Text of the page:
During Easter break, now popularly known as the-completely-coincidental-break-in-the-spring-that-has-absolutely-nothing-to-do-with-a-major-Christian-holiday (see also, Winter Break), we traveled by car down to the LA area.
For those of you unfamiliar with the LA area, that’s sort of like saying we traveled by plane down to the place where all the planes just sit there and can’t fly.
For most of our travels we knew where we were going and didn’t require any electronic navigational aids, except for one destination. We took the boys to Universal Studios one day and needed some guidance to get there.
Earlier in the trip my wife had been experimenting with Waze and Google Maps, comparing which app gave us the most accurate arrival times. But we were driving in the LA area, and consequently hearing all the arrival times became so depressing we kept shutting the apps off before we arrived.
When it came time to use one of them, she chose Waze, and we were off. We left early in the morning, knowing we had at least an hour and a half of driving, and wanting to get to the park when it opened. The early hour may have been the only thing that saved our lives.
Unlike Google Maps, which sticks to freeway routes and just relays the depressing news to you about how late you’re going to be, Waze actively attempts to avoid the red sections of the freeway by using neighborhood streets as shortcuts. That’s just dandy, except for the fact that the people over at Waze are not taking everything into consideration.
In their corporate headquarters, somewhere in the shiny Silicon Valley no doubt, they are simply seeing available streets for use on a nice, cartoony map of the USA. “Hey, look, it will save this nice LA commuter two minutes if we jog them over on I-710 and down Hermosa Avenue to I-10 instead of staying on I-5. Hermosa Avenue – that sounds lovely, doesn’t it?”
Well, let me tell you, Waze employees, Hermosa Avenue may look like a wonderful shortcut on your screen, but in real life, it will scare the hell out of you. In the first four blocks we saw two chop shops, a crack house, a drug deal in progress, three good places to get murdered, two places to pay to have someone else murdered, three liquor stores, four hookers, and an entrepreneur named Skinny T offering crazy-good deals on ammunition and gently used car audio components from a table on the sidewalk.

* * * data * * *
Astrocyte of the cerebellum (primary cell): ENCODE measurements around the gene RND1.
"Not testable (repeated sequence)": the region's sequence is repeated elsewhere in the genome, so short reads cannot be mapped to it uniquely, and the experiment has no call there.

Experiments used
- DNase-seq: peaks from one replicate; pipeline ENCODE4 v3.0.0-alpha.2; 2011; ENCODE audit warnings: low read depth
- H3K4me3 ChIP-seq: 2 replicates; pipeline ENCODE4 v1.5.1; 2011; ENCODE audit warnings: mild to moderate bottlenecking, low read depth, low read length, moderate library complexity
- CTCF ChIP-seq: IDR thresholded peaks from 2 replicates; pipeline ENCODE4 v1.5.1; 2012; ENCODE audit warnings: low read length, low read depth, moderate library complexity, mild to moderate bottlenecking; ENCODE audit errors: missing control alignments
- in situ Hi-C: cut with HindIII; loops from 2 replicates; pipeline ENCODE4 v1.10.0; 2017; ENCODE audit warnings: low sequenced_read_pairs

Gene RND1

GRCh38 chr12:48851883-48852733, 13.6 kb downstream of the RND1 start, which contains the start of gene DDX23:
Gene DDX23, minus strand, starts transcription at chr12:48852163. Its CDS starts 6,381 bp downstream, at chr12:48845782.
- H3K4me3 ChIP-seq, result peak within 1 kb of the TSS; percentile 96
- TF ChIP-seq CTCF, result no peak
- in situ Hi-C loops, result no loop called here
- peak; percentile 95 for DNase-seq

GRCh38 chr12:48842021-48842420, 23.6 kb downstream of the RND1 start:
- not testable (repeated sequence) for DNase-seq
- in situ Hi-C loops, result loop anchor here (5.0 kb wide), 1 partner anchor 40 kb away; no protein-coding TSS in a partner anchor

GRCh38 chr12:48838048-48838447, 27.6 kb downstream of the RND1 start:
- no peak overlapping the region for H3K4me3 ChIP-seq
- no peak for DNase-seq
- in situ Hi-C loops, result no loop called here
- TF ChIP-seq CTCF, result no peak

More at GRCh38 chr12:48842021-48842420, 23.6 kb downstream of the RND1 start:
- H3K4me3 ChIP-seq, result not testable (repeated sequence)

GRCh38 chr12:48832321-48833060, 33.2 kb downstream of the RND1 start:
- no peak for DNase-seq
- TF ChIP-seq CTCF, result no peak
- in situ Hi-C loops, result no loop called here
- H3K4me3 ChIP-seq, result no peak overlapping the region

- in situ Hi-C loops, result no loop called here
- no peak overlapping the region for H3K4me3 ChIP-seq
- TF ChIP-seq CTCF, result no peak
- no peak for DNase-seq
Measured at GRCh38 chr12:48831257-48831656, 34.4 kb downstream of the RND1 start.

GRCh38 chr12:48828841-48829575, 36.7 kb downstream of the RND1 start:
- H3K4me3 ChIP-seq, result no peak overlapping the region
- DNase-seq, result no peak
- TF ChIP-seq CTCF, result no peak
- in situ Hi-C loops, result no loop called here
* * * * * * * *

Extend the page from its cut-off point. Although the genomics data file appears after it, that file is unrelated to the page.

Not really what we had in mind for our family drive to the amusement park.
I’m sure the early hour of the day was our saving grace, since it appeared to be a shift change. All the really bad guys had no doubt just retired to their comfy beds after another hard night of felonious skullduggery, and the daytime thugs weren’t up yet.
You folks at Waze may not believe this, but this was not my first near-death experience with computer route-mapping software. In the early days of the internet, MapQuest actually tried to route me down a boat launch ramp in Stockton once. Fortunately, I realized the error before finding out how floaty my car was or wasn’t. All their software engineers are probably retired from their careers in the fast food industry by now, but I assume you learned some valuable lessons from their ground work, as it were.
And of course, I realize that your Waze navigation system operates on continually-updating algorithms that are simply trying to get me from A to B in the shortest time possible, and the area of map software as a whole has vastly improved, but I’ll make a few minor suggestions if I may.
For starters, you might try getting some crime statistics uploaded to your databases. Your app did a nice job of alerting us every time there was a police officer up ahead of us on the side of the highway, but I’m guessing that feature was designed to warn speeders. You probably don’t want your users thinking, “Oh, thank God!” when they hear the police alert.
If you were to gather crime data and start overlaying the street names in the police reports onto your maps, you could form a risk model for each route.
I, as the driver, could then input my acceptable level of risk for my trip, and you could route me accordingly. If I was unsure of my personal risk profile, you might even be able to give me options, like showing me two or three different routes and telling me important information about each, such as, “This route will get you to your destination 7 minutes faster, but you have a 57% higher likelihood of being caught in the middle of a gang war than with Route A.”
You might even be able to give me a Murder-Free Routes Only button, for when I’m with the family. A No Hookers button could also be a nice option.
I realize you meant me and my family no harm, and to your credit, we never saw any boat launch ramps. Nevertheless, I sure found myself wishing there was a Stop Trying to Get Us Killed button that morning.
Food for thought.
See you soon,
Copyright © 2018 Marc Schmatjen
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